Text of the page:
Battle of the Wills - What Happens When More than One Last Will and Testament Turns Up

Huguette Clark, a New York heiress with an estate valued at more than $400 million, died last year just shy of her 105th birthday. A Last Will and Testament executed by Clark in May of 2005 was entered into probate shortly after her death.

The Will left nothing to Clark’s family, instead her estate was left to her long-time private nurse, a museum to be created out of her California estate and a few other non-family members. Not long after the first Will was produced, a second Will emerged -- this one executed just six weeks prior to the first Will. The most recent Will wins in a battle of the Wills right? Not all the time.

Clark’s fortune is the result of being the only surviving child of an industrialist who made his fortune at the turn of the 19th century as well as serving as a U.S. Senator. Clark was a divorcee and never had children. Clark’s extended family contends that Clark’s intention was always to keep the family fortune within the family. In support of this, the family points not only to the Will Clark executed just weeks prior to the one produced for probate, but also to other Wills executed by Clark throughout her lifetime.

Clark was a recluse, by any definition. Despite owning estates in both New York and California, as well as being in relatively good health, Clark lived in a hospital in New York for the last 20 years. Clark appeared to have had very little contact with any of her family members. Whether Clark’s isolation was of her own choosing, or as a result of undue influence by non-family members close to Clark, will be an issue for the probate court to decide.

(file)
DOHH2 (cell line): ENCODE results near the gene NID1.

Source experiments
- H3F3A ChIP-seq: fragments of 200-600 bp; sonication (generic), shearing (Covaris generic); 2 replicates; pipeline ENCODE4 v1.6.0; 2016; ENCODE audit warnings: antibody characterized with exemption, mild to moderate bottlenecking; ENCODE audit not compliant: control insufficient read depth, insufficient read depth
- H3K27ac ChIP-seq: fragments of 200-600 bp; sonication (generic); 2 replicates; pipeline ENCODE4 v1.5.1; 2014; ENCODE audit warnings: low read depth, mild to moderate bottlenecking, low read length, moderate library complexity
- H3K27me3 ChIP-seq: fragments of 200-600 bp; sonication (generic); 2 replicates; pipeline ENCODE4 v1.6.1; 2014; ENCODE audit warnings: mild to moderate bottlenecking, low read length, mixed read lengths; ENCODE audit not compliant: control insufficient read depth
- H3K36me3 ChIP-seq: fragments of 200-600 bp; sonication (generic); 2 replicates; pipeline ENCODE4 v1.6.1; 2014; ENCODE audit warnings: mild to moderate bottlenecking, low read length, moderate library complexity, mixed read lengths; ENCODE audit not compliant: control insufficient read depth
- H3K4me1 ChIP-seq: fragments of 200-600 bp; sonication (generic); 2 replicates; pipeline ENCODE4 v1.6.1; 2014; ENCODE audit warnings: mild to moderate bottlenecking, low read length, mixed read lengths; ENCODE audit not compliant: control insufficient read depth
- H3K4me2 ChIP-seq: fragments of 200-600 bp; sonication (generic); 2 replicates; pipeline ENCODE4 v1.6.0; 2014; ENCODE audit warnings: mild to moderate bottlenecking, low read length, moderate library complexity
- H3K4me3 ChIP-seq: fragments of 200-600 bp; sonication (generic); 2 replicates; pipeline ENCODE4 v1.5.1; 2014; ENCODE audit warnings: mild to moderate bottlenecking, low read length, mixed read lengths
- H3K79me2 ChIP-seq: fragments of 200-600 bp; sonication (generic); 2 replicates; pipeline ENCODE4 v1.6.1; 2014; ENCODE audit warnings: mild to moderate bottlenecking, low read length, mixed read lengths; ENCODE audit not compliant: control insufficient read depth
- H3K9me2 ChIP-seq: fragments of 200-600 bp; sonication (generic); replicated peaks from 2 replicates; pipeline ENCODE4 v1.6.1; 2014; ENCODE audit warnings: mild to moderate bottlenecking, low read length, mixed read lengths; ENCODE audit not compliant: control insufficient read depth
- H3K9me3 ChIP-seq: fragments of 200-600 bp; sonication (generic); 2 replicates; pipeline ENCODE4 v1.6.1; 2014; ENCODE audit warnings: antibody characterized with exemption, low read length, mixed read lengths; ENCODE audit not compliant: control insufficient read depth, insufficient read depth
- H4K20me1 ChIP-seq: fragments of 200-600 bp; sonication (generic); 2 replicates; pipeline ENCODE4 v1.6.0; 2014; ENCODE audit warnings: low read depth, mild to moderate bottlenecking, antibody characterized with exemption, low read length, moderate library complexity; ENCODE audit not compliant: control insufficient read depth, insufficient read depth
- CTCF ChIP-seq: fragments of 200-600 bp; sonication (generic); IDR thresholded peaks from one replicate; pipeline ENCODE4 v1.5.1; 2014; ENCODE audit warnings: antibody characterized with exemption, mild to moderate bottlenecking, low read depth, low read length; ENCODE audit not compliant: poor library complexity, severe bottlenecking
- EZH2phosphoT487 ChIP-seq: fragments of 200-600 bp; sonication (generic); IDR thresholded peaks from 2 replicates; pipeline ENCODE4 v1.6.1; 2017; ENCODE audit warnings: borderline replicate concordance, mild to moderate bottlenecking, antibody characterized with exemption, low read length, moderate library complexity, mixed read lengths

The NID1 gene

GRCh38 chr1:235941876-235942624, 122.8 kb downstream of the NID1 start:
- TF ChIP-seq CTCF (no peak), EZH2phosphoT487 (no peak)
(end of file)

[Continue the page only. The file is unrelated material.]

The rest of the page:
If the court decides that the most recent Will was executed under duress or as a result of undue influence by those close to Clark, then the court will declare the Will to be invalid which may then result in reinstatement of the second Will -- leaving everything to Clark’s family after all.

Experienced estate planning attorneys Atlanta GA of the Pyke & Associates P.C. offers estate planning and business planning resources to residents of Atlanta GA.

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Disclaimer: While every effort has been made to ensure the accuracy of this publication, it is not intended to provide legal advice as individual situations will differ and should be discussed with an expert and/or lawyer. For specific technical or legal advice on the information provided and related topics, please contact the author.

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